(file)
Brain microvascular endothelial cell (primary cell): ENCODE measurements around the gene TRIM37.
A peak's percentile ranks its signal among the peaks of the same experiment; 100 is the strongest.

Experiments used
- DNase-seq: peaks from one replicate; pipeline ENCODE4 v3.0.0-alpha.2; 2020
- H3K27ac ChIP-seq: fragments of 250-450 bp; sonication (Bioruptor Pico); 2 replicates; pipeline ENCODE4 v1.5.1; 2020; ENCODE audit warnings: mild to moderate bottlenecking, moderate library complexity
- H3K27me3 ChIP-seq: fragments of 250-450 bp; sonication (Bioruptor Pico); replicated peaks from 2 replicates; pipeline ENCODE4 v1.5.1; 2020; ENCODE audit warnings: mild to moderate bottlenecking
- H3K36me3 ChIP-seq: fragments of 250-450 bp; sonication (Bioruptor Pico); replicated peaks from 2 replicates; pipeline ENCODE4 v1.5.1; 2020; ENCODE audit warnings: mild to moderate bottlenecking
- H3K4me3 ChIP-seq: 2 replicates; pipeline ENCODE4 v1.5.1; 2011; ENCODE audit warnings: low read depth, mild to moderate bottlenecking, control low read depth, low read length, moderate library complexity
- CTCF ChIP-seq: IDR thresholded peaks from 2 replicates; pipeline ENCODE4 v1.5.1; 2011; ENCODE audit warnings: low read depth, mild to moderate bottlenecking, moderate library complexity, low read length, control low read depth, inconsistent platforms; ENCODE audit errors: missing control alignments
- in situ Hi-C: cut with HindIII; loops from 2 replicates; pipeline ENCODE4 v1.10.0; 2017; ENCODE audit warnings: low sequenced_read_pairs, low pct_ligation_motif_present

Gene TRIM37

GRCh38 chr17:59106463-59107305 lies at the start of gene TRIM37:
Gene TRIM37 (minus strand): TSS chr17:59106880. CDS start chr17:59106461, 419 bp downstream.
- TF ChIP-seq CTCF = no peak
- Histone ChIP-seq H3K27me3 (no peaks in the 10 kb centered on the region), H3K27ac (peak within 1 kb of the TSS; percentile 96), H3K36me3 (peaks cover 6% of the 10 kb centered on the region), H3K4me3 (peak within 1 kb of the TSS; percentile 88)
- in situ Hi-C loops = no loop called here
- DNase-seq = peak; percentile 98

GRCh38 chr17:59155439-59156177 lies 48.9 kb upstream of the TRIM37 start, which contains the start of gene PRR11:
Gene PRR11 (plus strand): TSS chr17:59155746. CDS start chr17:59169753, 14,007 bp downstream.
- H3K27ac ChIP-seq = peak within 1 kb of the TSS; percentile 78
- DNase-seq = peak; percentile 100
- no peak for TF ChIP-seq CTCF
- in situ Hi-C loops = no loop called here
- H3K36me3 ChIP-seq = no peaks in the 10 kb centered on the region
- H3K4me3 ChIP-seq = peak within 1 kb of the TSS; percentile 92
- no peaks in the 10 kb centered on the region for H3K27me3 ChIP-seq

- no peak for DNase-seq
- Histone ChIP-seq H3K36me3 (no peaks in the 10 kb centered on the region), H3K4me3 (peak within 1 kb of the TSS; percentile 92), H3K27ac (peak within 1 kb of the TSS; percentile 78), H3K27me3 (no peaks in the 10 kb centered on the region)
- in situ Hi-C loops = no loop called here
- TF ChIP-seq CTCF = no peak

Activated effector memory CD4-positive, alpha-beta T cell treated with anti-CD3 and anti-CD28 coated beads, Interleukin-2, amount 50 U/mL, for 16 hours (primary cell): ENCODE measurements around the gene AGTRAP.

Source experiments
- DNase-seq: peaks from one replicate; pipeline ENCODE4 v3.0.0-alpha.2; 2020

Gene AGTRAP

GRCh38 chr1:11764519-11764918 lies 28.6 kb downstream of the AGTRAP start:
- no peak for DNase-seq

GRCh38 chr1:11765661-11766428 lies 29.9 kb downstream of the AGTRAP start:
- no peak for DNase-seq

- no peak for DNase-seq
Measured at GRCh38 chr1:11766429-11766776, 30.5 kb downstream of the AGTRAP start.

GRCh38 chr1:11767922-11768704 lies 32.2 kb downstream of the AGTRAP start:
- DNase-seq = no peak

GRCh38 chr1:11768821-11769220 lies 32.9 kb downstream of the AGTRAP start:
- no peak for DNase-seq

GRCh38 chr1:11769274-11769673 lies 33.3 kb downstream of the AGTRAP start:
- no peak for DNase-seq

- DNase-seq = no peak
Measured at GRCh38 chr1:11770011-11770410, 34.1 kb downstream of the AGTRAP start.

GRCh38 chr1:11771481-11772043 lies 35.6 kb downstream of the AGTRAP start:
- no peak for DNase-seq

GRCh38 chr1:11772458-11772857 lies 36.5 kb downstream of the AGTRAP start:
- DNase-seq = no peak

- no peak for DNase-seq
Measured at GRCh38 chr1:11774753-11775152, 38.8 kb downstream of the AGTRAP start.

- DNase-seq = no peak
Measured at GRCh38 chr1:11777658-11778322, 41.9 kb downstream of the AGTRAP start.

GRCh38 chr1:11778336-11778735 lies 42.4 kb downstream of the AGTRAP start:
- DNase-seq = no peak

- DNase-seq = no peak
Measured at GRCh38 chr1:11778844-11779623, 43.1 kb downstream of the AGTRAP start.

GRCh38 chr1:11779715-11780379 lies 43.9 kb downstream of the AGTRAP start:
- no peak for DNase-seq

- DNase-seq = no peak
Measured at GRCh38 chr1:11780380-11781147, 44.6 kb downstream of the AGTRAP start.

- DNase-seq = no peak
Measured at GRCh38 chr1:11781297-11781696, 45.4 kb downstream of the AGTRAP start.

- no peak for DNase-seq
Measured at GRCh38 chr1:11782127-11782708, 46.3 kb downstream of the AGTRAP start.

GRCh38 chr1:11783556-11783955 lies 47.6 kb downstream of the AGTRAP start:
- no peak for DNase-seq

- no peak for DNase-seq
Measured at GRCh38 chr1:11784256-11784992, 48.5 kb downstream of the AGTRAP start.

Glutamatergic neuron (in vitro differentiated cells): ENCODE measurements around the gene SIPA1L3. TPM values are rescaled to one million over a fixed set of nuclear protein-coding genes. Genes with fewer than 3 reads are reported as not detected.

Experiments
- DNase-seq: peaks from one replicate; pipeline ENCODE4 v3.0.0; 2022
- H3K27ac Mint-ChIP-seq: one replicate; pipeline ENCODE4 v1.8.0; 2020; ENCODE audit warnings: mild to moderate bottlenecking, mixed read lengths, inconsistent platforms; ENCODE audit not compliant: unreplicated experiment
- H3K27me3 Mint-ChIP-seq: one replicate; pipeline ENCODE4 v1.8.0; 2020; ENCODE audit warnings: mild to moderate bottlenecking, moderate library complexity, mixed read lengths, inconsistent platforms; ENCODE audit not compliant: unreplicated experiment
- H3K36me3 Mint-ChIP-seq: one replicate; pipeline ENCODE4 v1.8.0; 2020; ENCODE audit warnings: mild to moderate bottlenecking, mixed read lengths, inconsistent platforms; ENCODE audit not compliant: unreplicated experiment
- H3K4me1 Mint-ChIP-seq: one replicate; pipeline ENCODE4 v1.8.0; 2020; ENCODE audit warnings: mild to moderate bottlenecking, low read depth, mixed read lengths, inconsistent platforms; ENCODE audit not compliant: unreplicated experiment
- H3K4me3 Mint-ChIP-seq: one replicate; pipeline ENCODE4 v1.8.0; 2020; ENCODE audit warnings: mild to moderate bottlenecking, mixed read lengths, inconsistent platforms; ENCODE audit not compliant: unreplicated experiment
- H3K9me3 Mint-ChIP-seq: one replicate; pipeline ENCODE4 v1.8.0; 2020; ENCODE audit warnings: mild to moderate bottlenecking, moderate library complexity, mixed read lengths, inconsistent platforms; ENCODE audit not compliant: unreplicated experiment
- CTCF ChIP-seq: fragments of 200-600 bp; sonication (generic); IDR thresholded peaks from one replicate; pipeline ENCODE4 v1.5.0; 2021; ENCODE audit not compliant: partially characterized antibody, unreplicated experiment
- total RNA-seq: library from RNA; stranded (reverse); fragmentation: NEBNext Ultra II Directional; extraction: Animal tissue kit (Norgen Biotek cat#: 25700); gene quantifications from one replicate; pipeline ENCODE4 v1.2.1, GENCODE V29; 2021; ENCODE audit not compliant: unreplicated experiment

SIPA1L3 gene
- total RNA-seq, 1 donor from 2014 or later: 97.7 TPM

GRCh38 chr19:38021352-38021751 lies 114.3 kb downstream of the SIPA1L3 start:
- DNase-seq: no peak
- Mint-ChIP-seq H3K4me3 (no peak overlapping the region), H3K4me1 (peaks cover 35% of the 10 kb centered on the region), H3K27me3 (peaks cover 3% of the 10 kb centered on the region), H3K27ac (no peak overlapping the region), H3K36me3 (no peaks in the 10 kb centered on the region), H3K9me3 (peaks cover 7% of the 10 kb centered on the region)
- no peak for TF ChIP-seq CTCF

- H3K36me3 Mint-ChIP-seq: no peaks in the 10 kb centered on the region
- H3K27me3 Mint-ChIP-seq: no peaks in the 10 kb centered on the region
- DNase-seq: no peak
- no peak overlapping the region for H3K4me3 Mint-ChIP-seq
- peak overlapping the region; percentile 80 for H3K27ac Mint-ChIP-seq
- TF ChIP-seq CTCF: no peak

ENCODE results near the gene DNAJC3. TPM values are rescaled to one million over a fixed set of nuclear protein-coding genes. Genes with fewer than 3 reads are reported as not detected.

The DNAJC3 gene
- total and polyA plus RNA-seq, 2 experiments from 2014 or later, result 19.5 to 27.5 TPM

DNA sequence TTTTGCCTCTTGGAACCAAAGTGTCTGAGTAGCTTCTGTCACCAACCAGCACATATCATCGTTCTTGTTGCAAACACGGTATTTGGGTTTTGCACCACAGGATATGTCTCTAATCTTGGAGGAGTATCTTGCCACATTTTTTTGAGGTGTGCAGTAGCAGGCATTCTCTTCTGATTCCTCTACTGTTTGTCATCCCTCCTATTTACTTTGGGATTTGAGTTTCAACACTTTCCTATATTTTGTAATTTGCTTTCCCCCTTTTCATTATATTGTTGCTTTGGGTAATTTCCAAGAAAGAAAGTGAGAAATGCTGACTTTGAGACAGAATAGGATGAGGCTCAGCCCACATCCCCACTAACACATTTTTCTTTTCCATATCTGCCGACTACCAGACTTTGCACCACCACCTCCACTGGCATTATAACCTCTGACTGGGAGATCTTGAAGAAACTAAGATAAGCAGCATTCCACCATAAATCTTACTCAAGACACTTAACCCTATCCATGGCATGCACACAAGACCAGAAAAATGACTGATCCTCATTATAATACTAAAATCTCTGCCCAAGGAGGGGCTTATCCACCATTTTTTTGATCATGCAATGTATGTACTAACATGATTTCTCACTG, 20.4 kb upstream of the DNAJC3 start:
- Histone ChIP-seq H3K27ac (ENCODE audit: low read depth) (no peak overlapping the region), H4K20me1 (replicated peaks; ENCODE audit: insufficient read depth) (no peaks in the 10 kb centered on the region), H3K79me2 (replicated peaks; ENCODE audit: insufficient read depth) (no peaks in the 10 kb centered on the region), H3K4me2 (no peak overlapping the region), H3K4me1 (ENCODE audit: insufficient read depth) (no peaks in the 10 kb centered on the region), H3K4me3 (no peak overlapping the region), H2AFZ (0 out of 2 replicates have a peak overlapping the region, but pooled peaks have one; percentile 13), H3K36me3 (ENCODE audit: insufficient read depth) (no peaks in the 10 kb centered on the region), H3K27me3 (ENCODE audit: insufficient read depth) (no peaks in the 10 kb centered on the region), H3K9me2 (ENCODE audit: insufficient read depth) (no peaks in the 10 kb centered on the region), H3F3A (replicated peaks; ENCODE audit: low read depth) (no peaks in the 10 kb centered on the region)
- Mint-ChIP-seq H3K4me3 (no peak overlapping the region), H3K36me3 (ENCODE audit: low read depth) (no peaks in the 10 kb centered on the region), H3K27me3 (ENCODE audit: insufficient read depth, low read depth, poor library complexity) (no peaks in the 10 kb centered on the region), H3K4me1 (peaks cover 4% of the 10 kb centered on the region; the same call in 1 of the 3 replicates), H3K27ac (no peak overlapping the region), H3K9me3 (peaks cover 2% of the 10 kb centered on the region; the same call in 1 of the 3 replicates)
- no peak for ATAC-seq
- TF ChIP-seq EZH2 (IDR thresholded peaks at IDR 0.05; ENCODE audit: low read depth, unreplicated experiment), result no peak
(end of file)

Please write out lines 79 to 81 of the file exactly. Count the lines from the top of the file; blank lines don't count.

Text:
- H3K4me1 Mint-ChIP-seq: one replicate; pipeline ENCODE4 v1.8.0; 2020; ENCODE audit warnings: mild to moderate bottlenecking, low read depth, mixed read lengths, inconsistent platforms; ENCODE audit not compliant: unreplicated experiment
- H3K4me3 Mint-ChIP-seq: one replicate; pipeline ENCODE4 v1.8.0; 2020; ENCODE audit warnings: mild to moderate bottlenecking, mixed read lengths, inconsistent platforms; ENCODE audit not compliant: unreplicated experiment
- H3K9me3 Mint-ChIP-seq: one replicate; pipeline ENCODE4 v1.8.0; 2020; ENCODE audit warnings: mild to moderate bottlenecking, moderate library complexity, mixed read lengths, inconsistent platforms; ENCODE audit not compliant: unreplicated experiment